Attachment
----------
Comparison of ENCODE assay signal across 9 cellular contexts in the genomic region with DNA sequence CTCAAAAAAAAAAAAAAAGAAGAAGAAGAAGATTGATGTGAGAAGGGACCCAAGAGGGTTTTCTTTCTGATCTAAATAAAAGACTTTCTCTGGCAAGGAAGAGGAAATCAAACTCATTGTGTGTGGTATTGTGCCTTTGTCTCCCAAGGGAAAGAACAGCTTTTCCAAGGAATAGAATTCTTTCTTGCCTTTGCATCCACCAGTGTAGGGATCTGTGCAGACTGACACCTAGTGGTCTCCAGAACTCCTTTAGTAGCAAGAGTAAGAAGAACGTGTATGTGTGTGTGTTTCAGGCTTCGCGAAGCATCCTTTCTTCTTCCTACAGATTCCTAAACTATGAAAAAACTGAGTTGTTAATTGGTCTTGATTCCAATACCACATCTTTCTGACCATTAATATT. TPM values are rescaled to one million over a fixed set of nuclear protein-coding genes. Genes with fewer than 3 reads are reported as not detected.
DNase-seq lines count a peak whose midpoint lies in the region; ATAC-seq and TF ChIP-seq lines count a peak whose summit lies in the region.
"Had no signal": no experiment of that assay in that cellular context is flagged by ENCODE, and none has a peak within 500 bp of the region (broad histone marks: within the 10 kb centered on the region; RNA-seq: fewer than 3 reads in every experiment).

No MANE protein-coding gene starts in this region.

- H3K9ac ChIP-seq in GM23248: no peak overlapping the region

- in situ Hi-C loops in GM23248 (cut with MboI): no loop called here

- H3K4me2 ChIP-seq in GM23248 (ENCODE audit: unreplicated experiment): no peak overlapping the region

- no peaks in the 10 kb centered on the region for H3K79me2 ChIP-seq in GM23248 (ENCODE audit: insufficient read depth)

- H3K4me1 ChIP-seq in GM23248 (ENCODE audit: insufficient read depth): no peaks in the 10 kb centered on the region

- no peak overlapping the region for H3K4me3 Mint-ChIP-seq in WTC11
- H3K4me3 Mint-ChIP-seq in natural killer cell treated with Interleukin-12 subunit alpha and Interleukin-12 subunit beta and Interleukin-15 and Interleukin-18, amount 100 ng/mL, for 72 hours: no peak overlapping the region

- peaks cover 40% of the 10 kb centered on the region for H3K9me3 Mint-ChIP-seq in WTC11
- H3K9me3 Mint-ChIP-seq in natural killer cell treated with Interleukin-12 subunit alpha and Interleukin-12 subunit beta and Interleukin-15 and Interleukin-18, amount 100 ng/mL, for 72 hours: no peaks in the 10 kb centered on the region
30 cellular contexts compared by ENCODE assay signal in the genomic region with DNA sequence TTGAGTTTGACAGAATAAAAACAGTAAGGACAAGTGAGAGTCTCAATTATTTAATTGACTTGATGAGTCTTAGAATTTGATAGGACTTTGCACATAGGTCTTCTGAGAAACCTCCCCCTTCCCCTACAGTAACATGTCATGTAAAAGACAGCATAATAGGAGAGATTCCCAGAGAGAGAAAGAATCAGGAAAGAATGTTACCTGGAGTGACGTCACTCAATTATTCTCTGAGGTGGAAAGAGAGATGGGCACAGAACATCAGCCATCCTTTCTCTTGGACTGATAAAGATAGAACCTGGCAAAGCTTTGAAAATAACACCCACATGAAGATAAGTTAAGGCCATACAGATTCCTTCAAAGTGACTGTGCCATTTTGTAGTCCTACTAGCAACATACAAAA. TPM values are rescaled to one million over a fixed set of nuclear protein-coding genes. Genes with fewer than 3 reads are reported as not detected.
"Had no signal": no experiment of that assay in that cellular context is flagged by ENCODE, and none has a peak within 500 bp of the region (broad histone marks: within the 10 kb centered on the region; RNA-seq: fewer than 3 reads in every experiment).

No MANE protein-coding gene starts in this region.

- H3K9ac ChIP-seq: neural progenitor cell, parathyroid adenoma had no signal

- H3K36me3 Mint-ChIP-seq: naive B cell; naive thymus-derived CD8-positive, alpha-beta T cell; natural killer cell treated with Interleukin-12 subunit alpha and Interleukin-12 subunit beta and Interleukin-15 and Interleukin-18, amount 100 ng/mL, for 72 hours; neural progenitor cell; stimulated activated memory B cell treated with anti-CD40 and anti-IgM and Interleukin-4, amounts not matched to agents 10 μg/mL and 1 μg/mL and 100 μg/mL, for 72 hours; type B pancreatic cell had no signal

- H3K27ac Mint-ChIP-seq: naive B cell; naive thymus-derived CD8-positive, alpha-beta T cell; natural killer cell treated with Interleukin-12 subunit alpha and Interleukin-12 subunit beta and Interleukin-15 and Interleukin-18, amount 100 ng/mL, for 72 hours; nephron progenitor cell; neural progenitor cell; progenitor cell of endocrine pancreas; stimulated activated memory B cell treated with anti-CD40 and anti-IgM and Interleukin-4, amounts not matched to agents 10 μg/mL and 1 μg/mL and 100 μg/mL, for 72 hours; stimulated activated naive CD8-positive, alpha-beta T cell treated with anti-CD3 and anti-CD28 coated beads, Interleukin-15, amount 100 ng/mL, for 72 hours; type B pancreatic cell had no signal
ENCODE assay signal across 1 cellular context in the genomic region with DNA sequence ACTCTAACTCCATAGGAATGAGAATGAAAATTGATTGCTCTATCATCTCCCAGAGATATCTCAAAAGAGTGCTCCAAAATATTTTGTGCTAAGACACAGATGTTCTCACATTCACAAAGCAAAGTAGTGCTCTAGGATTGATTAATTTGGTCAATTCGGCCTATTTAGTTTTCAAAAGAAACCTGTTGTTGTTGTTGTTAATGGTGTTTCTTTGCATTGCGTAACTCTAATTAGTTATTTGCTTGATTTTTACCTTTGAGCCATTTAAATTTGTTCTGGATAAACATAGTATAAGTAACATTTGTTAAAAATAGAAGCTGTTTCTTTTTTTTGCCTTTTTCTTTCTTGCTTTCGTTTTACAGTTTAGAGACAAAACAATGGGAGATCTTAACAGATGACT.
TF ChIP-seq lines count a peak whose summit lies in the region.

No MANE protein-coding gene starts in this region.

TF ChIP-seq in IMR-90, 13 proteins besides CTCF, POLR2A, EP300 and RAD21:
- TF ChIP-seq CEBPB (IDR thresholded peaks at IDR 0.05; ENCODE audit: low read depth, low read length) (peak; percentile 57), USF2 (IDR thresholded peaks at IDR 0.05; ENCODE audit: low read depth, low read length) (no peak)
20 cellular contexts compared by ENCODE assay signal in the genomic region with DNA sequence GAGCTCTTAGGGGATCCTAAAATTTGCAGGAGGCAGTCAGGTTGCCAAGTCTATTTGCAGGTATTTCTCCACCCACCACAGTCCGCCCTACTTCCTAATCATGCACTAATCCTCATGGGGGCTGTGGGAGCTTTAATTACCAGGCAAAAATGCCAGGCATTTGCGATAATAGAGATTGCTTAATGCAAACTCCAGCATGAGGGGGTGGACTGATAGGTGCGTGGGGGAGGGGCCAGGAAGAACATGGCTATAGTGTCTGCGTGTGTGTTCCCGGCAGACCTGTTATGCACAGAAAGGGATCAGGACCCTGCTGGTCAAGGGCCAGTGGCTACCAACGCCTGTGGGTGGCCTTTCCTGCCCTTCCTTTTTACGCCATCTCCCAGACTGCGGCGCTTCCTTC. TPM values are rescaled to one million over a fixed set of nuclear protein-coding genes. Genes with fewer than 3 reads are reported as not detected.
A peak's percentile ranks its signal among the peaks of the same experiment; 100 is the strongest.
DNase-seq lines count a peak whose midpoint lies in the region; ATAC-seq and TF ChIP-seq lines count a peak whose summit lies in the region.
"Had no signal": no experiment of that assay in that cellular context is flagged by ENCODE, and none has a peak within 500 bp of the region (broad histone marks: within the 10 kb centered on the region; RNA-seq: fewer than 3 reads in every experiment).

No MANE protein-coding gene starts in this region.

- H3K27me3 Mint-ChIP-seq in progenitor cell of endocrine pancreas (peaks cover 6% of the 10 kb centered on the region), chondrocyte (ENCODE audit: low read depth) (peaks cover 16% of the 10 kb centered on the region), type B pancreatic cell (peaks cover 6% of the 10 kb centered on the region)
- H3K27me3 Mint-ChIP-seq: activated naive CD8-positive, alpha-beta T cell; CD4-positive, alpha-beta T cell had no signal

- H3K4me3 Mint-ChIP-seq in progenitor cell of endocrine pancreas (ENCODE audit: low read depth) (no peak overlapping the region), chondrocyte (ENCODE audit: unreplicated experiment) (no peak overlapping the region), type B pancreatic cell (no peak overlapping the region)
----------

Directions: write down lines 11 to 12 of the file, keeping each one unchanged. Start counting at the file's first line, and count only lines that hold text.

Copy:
- H3K4me3 Mint-ChIP-seq in natural killer cell treated with Interleukin-12 subunit alpha and Interleukin-12 subunit beta and Interleukin-15 and Interleukin-18, amount 100 ng/mL, for 72 hours: no peak overlapping the region

- peaks cover 40% of the 10 kb centered on the region for H3K9me3 Mint-ChIP-seq in WTC11